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From the Pulitzer timeline: 1948
Photography: "Boy Gunman and Hostage" Frank Cushing, photographer, Boston Traveler
Letters, Drama, and Music
Tales of the South Pacific
by James A. Michener (Macmillan)
A Streetcar Named Desire
by Tennessee Williams
Across the Wide Missouri
by Bernard Devoto (Houghton)
Biography or Autobiography
Forgotten First Citizen: John Bigelow
by Margaret Clapp (Little)
The Age of Anxiety
by W. H. Auden (Random)
Symphony, No. 3
by Walter Piston
First performed by the Boston Symphony Orchestra in Boston, January, 1948.
Special Awards and Citations - Journalism
Dr. Frank Diehl Fackenthal
A scroll indicating appreciation of Dr. Fackenthal's interest and service during the past years.
Pulitzer Prize Board
The board overseeing the prizes
No press releases are currently recorded for this year.
St. Louis Post-Dispatch
For the coverage of the Centralia, Illinois, mine disaster and the follow-up which resulted in impressive reforms in mine safety laws and regulations.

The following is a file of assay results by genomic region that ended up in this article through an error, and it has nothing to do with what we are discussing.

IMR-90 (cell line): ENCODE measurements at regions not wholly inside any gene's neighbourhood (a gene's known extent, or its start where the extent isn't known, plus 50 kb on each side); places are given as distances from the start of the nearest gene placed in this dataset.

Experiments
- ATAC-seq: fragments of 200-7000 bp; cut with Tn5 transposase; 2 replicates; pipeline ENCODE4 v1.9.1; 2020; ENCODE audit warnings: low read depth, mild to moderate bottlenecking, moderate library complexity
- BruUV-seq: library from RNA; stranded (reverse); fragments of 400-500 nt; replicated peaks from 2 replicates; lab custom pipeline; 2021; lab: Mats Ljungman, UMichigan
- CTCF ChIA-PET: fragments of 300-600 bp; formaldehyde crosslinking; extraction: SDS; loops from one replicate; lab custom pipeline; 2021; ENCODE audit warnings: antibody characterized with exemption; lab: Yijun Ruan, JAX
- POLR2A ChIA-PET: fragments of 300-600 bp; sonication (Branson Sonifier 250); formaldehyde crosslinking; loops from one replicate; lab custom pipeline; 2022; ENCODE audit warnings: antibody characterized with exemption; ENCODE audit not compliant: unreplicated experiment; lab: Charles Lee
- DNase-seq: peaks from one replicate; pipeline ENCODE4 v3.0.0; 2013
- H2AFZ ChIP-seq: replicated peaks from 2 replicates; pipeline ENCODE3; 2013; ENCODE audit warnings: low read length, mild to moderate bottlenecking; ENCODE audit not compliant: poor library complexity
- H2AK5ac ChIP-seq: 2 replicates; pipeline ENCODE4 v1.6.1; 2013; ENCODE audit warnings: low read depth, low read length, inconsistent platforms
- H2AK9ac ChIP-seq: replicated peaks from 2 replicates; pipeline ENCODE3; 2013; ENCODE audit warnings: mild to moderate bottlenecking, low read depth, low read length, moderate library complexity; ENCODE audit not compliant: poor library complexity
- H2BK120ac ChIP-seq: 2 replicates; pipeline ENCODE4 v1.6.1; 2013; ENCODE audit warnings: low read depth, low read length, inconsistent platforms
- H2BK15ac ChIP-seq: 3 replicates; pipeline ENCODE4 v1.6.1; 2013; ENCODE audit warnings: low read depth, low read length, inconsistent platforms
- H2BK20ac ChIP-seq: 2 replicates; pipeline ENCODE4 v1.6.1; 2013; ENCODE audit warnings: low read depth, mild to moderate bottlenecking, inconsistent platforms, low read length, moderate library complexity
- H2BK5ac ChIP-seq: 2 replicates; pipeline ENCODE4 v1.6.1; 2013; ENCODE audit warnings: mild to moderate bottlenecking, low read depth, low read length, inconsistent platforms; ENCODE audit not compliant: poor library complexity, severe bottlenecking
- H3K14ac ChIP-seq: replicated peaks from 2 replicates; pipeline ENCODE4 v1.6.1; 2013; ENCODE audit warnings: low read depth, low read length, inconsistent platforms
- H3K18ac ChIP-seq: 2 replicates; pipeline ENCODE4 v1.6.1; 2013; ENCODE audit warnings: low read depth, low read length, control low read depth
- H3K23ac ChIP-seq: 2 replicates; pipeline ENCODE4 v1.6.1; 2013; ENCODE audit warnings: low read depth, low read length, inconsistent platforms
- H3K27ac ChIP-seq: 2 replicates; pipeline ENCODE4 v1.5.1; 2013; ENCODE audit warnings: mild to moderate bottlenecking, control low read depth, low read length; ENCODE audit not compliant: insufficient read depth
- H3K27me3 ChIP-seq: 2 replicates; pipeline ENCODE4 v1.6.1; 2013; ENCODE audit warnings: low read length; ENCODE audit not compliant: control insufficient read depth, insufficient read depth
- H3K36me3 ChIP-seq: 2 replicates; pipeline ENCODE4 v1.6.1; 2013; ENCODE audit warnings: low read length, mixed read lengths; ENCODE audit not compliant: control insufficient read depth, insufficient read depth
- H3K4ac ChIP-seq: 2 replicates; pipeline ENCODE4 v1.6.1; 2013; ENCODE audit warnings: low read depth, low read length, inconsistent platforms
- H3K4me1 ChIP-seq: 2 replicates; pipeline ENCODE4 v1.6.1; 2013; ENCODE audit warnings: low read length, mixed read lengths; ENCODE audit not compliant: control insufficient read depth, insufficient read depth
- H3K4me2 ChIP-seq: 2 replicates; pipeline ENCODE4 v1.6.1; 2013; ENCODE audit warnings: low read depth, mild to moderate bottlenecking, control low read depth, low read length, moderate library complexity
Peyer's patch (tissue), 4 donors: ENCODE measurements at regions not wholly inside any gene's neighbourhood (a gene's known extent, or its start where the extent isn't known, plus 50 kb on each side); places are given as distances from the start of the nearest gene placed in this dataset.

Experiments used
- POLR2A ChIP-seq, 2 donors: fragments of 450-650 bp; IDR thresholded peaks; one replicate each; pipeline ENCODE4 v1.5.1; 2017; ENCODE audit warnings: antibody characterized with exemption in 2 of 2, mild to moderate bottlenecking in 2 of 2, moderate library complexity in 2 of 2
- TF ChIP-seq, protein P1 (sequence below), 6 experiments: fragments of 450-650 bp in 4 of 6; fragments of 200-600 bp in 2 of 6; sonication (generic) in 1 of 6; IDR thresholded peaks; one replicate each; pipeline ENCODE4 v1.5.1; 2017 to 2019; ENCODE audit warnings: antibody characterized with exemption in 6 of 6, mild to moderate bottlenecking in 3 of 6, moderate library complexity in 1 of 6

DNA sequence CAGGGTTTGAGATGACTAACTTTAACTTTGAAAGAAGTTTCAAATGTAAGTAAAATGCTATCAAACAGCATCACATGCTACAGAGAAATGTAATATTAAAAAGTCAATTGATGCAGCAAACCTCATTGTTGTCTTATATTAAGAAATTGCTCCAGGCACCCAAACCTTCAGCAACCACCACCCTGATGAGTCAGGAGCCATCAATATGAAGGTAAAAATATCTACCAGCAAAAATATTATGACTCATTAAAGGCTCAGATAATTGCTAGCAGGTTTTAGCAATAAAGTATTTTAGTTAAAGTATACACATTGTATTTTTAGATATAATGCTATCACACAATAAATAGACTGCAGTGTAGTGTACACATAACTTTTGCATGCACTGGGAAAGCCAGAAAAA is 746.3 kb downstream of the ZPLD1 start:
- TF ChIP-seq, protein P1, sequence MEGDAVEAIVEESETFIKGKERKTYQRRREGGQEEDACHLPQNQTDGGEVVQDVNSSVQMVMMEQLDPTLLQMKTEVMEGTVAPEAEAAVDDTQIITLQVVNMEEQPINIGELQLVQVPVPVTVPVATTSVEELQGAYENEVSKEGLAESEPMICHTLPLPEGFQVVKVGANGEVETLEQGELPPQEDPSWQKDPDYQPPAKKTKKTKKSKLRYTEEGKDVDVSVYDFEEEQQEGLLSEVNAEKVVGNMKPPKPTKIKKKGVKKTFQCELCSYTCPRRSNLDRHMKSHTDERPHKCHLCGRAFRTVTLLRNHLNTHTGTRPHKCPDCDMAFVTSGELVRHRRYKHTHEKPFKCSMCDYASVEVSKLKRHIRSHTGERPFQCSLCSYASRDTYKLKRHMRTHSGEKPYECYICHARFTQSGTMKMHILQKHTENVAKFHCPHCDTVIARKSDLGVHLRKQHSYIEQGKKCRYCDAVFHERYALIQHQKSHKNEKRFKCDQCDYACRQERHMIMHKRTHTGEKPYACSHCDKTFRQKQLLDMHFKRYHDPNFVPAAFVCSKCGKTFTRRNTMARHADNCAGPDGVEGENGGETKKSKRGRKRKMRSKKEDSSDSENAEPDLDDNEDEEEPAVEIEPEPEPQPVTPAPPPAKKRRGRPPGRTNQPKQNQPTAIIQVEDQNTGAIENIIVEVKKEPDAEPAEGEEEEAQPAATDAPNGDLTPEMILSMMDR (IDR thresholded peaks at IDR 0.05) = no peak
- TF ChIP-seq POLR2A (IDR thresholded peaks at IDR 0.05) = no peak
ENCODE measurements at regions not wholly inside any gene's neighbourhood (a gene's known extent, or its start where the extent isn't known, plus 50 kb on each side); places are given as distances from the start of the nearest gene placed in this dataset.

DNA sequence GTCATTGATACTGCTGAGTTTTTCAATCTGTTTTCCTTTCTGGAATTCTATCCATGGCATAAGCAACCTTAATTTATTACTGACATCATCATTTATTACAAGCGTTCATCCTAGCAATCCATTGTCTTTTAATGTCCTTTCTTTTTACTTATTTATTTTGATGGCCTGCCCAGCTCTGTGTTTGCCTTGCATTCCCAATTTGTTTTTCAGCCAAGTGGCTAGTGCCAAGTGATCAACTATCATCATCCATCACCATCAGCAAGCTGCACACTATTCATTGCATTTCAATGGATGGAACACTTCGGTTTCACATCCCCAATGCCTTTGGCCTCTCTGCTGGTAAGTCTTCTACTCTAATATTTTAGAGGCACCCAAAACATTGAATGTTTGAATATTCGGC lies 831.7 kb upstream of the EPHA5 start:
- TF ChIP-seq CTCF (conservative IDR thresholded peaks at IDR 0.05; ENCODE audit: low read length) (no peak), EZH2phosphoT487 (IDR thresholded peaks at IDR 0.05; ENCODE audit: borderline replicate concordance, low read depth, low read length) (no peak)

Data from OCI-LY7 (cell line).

George E. Goodwin of
The Atlanta Journal-Constitution
For his story of the Telfair County vote fraud, published in 1947.
Nat S. Finney of
For his stories on the plan of the Truman administration to impose secrecy about the ordinary affairs of federal civilian agencies in peacetime.
Bert Andrews of
New York Herald Tribune
For his articles on "A State Department Security Case" published in I947.
Paul W. Ward of
The Baltimore Sun
For his series of articles published in 1947 on "Life in the Soviet Union."
Virginius Dabney of
For distinguished editorial writing during the year.
Reuben L. Goldberg of
New York Sun
For "Peace Today."
Frank Cushing of
For his photo, "Boy Gunman and Hostage."